ALPINE SKIING Siblings make history with same-day wins
Janica and Ivica Kostelic both won World Cup races on Sunday.
KRANJSKA GORA, Slovenia (AP) -- Janica and Ivica Kostelic were already heroes in Croatia. Now they've made history by becoming the first siblings to win World Cup alpine races on the same day.
"You can't touch them!" yelled 19-year-old fan Vanja Rebic, one of the hundreds of thousands of Croats who watched as the races were replayed over and over again Sunday in bars and cafes.
"They're out of this world."
Janica began the day with a resounding slalom victory in Bormio, Italy, finishing 2.08 seconds ahead of Austria's Elisabeth Goergl. After receiving cake and a toast at the finish line to celebrate her birthday -- she turned 21 on Sunday -- Janica and her father then watched on television as her brother captured another slalom in Kranjsjka Gora, Slovenia, less than an hour later.
"It's a great day for our family," said Janica, the younger and more prolific winner in the family. "It's a strange record indeed, but I'm pleased with it. What Ivica has done means a lot because we've spoken for years about winning a race on the same day.
"And it's great it happened on my birthday. He couldn't have given me a better present."
Croatian sports commentator Ivan Blazicko hailed the day as "another unforgettable day bestowed upon us by the unforgettable Kostelics."
Even Croatian Prime Minister Ivica Racan joined the well-wishers, sending separate congratulatory letters, praising their "spirit and motivation."
Last year, Janica and Ivica both won on the same weekend, each taking slaloms in the World Cup finals in Flachau, Austria.
Some 15 sets of siblings have won races since the creation of the World Cup almost 40 years ago, but none ever won a race on the same day. The closest any came was on Feb. 8, 1983, in St. Anton, Austria, when American Steve Mahre won a World Cup slalom while brother Phil won the combined, a paper event computed from his performances in the downhill and the slalom.
The American Cochran family was the only to boast three World Cup winners on the tour, with Barbara and Marylin each recording three career victories in the technical events in the early 1970s, and brother Bob winning a giant slalom at home in Heavenly Valley in the 1973 World Cup finals.
The Kostelics have both enjoyed their share of success this season, with Ivica claiming a new night knockout slalom in Sestrieres, Italy, two weeks ago and topping the discipline standings, and Janica leading the women's World Cup overall and slalom rankings after five victories.
However, over the years, Janica has generally stolen the spotlight, winning the World Cup overall in 2001 and becoming the first Alpine skier to capture four medals in a single Olympics. She also has a commendable 23 World Cup victories to her name.
The two, who are coached by father Ante Kostelic, had been in position to set a record in Salt Lake City as the first brother-sister team in 22 years to win Alpine skiing medals at the same Olympics.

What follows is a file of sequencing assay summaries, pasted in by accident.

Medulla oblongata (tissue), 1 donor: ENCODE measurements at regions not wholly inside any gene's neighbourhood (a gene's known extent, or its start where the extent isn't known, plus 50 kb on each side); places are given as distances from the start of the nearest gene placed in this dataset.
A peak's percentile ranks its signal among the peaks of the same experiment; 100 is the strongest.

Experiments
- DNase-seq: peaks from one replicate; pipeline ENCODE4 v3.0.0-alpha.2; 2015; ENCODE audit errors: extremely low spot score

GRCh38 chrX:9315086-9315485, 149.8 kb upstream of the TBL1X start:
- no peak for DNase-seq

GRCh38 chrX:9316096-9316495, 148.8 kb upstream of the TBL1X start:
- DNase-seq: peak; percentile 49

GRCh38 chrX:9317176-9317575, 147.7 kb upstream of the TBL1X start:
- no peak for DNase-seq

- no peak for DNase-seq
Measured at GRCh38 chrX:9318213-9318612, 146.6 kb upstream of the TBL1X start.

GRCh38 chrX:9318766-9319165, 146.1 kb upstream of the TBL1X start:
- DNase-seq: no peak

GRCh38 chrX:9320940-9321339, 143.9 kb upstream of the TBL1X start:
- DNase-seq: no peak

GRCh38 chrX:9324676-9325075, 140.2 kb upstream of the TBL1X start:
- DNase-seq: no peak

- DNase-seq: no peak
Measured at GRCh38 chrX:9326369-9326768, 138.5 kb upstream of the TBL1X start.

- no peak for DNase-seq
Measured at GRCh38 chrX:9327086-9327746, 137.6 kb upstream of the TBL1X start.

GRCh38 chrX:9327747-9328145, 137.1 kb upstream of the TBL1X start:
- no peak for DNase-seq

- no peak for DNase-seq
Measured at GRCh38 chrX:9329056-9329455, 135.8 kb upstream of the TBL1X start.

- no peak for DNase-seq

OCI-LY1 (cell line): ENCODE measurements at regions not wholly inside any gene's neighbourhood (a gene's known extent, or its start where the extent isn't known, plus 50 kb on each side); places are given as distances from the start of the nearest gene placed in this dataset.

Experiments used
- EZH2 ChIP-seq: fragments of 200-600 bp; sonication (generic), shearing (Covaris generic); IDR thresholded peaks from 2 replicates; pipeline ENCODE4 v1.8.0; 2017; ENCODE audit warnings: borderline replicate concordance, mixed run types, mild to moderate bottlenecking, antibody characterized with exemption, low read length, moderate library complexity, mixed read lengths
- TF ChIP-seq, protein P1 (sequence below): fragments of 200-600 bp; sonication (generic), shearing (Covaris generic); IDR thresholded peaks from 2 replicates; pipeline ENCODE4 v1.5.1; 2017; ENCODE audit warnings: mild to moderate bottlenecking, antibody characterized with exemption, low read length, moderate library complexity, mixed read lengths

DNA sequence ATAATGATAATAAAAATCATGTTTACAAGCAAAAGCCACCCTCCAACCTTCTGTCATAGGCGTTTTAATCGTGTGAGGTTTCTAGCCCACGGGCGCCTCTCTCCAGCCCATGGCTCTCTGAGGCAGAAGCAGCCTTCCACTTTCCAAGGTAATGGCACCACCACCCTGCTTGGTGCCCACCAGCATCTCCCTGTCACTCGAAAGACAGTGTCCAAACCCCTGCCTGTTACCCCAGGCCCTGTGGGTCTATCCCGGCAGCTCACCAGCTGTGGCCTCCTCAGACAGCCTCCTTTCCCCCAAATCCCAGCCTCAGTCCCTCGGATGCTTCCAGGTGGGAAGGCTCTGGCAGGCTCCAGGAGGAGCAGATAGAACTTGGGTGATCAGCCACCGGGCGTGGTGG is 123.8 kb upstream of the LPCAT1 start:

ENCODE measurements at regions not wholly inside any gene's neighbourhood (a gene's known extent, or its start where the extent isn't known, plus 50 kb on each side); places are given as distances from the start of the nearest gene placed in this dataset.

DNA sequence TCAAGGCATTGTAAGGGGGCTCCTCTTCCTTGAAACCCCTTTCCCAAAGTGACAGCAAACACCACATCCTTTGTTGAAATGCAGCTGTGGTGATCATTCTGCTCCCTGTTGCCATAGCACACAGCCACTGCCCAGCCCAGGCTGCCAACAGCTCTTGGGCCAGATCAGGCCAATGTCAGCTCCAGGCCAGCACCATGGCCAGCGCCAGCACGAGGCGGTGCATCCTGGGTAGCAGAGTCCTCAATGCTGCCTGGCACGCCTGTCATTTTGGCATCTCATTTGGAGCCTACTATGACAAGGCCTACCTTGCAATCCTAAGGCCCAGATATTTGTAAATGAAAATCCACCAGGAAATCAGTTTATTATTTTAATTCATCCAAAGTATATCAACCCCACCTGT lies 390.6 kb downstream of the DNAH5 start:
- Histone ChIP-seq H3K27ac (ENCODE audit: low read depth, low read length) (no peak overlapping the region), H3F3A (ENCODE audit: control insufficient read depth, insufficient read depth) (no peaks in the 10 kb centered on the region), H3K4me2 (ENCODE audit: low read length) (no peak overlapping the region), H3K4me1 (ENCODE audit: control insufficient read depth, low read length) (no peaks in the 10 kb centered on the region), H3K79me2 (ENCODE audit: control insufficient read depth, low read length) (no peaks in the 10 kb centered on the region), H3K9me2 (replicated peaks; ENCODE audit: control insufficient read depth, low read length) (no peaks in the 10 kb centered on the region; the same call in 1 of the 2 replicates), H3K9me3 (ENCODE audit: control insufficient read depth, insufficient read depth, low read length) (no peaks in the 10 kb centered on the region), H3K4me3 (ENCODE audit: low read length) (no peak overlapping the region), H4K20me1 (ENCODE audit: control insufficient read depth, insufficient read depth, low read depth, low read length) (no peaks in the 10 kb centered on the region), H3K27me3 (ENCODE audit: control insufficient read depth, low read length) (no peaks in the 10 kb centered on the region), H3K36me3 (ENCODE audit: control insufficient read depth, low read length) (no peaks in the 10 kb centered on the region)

Janica did her part, winning the slalom, giant slalom and combined event and getting the silver in the super giant slalom -- becoming the first Alpine skier to capture four medals in a single Olympics -- but Ivica missed a gate in the men's slalom.
The Kostelics are icons in Croatia and their rise from poverty and gloom to fame and stardom has become a fable for children in the country of 4.5 million, which is struggling to emerge from the ravages of war after it declared independence from Yugoslavia in 1991.
Janica's Salt Lake performance drew tears to the eyes of many, who recalled her hobbling on crutches from damaged knee ligaments only months before the races.
"The Kostelics are setting international standards for skiing in a country where most people don't even get to see snow during winter," marveled Mirela Dabic, a housewife in Zadar on the Dalmatian coastline. "They are not normal."
Sunday's win marked Janica's fifth of the season.
She completely dominated the field, posting the fastest time in both runs. The 2.08-second margin over Goergl was the biggest margin of victory in a women's slalom since 1973, when France's Danielle Debernard won by 2.12 seconds in Naeba, Japan.
Ivica led after the opening leg and had a total time of 1 minute, 44.71 seconds on the badly rutted course to record his second straight victory. Austria's Rainer Schoenfelder was second in 1:44.98 and Olympic slalom champion Jean-Pierre Vidal of France was third in 1:45.03.
"I didn't watch her race because I was preparing for my race," Ivica said. "But we had a guy on the team watching the TV and telling us the times over the radio. When I heard Janica had won by two seconds I was jumping up and down in joy."
The two will have another chance to win on the same day on Jan. 19 when the men race a slalom in Wengen, Switzerland, and the women compete in a giant slalom in Cortina, Italy.